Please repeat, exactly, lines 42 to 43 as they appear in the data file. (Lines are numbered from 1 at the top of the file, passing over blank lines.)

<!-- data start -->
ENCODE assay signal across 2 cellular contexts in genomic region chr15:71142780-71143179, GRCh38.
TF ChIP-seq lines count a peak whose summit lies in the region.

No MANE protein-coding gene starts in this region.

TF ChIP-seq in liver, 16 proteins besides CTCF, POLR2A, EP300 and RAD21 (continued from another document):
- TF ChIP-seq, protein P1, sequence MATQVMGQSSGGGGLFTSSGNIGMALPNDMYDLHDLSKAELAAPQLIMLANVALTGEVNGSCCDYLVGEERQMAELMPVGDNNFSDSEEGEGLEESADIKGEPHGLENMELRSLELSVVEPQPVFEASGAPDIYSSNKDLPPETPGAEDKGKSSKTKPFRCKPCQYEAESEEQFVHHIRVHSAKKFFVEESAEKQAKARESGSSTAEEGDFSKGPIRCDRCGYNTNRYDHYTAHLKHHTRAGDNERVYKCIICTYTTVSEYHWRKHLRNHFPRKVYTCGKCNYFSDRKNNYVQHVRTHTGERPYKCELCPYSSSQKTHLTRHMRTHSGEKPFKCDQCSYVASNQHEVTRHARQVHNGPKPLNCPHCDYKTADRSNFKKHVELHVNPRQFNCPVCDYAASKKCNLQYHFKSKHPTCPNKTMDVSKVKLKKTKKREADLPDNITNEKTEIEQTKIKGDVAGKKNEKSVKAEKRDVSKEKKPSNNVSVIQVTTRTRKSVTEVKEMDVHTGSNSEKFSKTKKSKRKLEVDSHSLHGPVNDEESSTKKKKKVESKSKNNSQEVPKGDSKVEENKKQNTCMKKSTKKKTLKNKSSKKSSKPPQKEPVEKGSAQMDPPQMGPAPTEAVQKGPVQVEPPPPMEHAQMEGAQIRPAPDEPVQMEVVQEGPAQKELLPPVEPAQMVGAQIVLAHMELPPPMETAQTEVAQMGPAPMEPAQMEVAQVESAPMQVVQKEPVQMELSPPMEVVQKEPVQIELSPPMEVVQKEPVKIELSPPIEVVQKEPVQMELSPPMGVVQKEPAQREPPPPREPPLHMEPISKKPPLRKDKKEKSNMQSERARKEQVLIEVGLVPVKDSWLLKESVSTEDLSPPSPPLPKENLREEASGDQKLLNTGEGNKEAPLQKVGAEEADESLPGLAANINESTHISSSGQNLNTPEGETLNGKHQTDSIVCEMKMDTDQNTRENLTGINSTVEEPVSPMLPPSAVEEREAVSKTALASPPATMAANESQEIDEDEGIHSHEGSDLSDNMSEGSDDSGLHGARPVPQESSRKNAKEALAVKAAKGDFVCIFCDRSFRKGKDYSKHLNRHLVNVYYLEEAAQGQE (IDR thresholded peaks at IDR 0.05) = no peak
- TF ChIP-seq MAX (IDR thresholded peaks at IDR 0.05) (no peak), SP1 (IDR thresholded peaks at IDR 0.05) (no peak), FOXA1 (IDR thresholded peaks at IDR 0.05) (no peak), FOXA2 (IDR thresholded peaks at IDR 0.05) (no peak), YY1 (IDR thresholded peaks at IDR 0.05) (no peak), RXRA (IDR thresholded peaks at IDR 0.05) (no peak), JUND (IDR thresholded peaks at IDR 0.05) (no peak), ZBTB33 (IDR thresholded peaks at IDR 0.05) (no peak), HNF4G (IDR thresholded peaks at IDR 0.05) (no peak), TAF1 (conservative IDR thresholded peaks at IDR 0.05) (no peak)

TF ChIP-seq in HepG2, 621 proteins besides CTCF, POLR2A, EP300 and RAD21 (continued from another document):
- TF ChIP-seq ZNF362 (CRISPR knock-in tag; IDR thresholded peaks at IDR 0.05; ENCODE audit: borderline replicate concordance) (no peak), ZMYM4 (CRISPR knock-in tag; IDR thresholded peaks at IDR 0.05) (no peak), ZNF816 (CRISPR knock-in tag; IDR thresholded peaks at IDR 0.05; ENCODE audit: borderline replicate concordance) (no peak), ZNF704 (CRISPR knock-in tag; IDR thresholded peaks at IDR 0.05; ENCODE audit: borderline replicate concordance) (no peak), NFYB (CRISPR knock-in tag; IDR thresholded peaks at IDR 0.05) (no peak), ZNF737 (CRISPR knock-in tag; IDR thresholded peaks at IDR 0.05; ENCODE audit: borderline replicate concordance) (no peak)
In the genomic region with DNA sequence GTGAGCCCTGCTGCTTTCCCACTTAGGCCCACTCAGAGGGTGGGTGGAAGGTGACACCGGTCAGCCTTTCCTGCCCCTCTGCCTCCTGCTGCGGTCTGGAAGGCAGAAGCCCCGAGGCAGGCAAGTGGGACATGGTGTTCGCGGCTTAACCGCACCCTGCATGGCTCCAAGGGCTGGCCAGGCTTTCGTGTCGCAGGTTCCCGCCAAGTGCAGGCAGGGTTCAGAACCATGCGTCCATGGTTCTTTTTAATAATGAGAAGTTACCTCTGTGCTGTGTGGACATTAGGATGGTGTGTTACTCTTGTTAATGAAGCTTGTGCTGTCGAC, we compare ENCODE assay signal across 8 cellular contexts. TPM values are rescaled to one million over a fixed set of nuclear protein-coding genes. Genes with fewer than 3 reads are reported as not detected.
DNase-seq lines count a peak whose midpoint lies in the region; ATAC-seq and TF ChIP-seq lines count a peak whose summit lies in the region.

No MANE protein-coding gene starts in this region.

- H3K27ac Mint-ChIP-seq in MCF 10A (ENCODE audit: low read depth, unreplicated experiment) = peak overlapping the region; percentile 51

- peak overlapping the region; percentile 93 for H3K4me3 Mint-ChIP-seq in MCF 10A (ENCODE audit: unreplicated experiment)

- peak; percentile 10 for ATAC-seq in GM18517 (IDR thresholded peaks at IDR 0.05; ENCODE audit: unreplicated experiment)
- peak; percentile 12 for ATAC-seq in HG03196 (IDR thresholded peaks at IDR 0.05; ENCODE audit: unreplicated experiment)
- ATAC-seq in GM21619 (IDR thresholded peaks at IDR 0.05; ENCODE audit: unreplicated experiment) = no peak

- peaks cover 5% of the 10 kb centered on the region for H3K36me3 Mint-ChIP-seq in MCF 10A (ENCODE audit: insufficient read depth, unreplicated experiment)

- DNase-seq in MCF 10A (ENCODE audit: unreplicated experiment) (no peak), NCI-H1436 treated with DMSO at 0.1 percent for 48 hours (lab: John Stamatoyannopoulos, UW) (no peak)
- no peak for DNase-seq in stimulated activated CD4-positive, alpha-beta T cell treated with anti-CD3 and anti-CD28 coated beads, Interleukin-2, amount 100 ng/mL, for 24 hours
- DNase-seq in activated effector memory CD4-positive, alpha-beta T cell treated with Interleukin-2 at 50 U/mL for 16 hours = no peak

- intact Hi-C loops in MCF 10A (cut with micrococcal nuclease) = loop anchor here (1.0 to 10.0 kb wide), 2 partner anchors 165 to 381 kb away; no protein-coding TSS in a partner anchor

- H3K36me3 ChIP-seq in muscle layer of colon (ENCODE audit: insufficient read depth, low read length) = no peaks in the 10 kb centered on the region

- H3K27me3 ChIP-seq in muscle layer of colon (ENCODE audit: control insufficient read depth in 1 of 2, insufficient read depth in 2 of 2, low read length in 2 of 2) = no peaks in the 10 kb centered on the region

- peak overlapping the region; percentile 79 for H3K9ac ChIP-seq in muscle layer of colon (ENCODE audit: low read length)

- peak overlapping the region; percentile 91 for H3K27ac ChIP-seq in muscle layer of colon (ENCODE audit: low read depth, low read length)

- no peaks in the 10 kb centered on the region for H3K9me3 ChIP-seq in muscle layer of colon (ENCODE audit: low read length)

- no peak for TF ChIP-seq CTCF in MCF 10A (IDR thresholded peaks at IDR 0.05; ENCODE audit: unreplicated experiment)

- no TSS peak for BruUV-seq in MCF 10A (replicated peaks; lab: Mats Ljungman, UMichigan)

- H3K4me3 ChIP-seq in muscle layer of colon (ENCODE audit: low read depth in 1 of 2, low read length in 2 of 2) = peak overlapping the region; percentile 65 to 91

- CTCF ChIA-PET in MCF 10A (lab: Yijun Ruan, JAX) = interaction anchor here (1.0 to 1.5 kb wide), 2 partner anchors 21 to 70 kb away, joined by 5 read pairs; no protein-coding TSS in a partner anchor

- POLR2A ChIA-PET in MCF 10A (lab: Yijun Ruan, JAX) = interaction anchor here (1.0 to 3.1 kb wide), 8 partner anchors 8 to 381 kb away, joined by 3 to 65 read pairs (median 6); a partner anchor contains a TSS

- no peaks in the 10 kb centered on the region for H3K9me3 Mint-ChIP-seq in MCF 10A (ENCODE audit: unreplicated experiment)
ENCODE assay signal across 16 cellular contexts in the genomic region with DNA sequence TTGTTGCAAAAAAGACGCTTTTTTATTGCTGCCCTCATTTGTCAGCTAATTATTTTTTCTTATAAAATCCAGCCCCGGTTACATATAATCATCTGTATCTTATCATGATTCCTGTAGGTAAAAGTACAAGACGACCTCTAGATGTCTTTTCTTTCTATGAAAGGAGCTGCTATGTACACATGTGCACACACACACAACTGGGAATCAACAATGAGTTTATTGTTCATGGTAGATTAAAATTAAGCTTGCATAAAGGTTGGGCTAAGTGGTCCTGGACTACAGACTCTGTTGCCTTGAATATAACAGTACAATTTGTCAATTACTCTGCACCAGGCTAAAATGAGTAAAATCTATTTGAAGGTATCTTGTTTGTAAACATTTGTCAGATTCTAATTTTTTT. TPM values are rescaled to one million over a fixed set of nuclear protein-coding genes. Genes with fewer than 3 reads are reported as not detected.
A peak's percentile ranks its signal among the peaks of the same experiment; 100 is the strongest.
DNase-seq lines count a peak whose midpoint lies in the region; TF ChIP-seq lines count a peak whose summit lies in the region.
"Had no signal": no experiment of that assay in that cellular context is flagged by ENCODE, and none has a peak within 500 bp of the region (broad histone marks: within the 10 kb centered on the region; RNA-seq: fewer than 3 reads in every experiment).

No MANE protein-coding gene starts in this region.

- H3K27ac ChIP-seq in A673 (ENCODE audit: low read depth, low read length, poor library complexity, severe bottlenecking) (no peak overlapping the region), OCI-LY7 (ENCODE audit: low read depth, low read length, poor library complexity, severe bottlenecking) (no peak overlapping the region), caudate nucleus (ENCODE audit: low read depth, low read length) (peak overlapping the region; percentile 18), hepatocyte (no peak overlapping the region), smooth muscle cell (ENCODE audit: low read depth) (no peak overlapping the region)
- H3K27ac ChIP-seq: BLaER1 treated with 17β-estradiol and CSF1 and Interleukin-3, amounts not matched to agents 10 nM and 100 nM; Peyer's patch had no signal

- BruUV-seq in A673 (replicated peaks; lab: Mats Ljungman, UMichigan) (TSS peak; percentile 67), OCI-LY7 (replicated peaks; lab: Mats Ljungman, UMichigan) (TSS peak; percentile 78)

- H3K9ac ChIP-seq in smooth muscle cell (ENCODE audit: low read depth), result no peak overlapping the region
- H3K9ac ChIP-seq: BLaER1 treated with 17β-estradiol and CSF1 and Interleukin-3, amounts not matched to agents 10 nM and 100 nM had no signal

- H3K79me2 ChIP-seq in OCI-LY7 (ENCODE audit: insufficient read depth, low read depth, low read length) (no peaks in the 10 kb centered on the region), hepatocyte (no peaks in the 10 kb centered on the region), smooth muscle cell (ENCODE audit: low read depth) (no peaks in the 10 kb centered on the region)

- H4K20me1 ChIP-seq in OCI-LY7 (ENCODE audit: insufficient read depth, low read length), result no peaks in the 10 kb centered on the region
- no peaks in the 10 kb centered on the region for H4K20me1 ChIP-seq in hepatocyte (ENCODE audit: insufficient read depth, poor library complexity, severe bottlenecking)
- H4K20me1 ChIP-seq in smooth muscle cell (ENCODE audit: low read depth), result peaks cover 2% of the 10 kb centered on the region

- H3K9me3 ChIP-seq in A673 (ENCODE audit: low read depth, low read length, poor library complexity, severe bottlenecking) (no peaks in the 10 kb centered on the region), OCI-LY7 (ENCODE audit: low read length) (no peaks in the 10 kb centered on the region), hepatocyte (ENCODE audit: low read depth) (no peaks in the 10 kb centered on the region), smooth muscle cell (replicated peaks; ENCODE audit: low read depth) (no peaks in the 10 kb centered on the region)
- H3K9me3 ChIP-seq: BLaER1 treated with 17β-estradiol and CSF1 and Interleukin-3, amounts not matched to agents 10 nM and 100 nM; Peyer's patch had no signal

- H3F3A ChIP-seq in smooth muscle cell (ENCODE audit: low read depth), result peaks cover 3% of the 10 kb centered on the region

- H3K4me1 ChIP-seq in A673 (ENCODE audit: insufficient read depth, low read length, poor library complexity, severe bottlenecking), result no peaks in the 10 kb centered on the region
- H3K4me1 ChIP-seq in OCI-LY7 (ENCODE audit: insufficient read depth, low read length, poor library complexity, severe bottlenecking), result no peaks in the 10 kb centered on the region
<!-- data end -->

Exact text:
- H3K9ac ChIP-seq: BLaER1 treated with 17β-estradiol and CSF1 and Interleukin-3, amounts not matched to agents 10 nM and 100 nM had no signal

- H3K79me2 ChIP-seq in OCI-LY7 (ENCODE audit: insufficient read depth, low read depth, low read length) (no peaks in the 10 kb centered on the region), hepatocyte (no peaks in the 10 kb centered on the region), smooth muscle cell (ENCODE audit: low read depth) (no peaks in the 10 kb centered on the region)